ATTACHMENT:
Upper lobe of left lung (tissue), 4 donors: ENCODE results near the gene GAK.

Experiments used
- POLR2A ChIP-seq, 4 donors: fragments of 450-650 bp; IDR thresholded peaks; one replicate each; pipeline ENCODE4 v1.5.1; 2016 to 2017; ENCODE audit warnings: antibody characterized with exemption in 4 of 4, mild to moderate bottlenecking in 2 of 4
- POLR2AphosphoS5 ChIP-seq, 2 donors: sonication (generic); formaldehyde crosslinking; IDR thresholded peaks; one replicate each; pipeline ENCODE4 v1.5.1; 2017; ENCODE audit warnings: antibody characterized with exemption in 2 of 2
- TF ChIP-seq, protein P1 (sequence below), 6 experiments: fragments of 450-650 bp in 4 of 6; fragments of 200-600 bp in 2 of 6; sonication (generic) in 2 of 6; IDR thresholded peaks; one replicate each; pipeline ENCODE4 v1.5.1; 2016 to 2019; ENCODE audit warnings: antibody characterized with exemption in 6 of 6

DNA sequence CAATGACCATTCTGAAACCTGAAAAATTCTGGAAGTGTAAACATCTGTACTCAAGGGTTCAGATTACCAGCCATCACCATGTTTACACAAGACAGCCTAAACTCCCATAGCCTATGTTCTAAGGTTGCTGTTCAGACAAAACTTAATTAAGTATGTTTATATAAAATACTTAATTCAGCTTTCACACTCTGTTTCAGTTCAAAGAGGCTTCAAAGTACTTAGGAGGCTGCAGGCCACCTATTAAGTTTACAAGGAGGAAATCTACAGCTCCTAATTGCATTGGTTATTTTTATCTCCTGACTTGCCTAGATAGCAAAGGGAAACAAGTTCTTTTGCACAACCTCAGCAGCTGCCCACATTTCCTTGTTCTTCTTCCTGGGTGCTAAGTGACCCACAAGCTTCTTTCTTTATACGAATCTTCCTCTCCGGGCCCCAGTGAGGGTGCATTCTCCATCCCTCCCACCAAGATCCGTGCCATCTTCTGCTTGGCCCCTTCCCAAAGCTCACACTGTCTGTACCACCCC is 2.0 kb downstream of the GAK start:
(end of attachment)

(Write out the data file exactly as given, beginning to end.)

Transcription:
Upper lobe of left lung (tissue), 4 donors: ENCODE results near the gene GAK.

Experiments used
- POLR2A ChIP-seq, 4 donors: fragments of 450-650 bp; IDR thresholded peaks; one replicate each; pipeline ENCODE4 v1.5.1; 2016 to 2017; ENCODE audit warnings: antibody characterized with exemption in 4 of 4, mild to moderate bottlenecking in 2 of 4
- POLR2AphosphoS5 ChIP-seq, 2 donors: sonication (generic); formaldehyde crosslinking; IDR thresholded peaks; one replicate each; pipeline ENCODE4 v1.5.1; 2017; ENCODE audit warnings: antibody characterized with exemption in 2 of 2
- TF ChIP-seq, protein P1 (sequence below), 6 experiments: fragments of 450-650 bp in 4 of 6; fragments of 200-600 bp in 2 of 6; sonication (generic) in 2 of 6; IDR thresholded peaks; one replicate each; pipeline ENCODE4 v1.5.1; 2016 to 2019; ENCODE audit warnings: antibody characterized with exemption in 6 of 6

DNA sequence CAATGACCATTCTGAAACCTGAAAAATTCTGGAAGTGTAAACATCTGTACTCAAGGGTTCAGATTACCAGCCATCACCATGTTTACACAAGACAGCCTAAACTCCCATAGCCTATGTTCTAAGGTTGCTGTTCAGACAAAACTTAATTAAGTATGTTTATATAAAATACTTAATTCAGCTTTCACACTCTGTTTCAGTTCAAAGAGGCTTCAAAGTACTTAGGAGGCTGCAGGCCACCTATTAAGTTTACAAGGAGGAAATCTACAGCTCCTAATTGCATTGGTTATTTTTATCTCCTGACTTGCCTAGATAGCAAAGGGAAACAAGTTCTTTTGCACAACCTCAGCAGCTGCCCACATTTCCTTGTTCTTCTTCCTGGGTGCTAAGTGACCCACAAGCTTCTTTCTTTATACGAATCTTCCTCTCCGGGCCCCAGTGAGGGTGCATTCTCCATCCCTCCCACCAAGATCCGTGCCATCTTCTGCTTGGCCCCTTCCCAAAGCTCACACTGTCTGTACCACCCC is 2.0 kb downstream of the GAK start: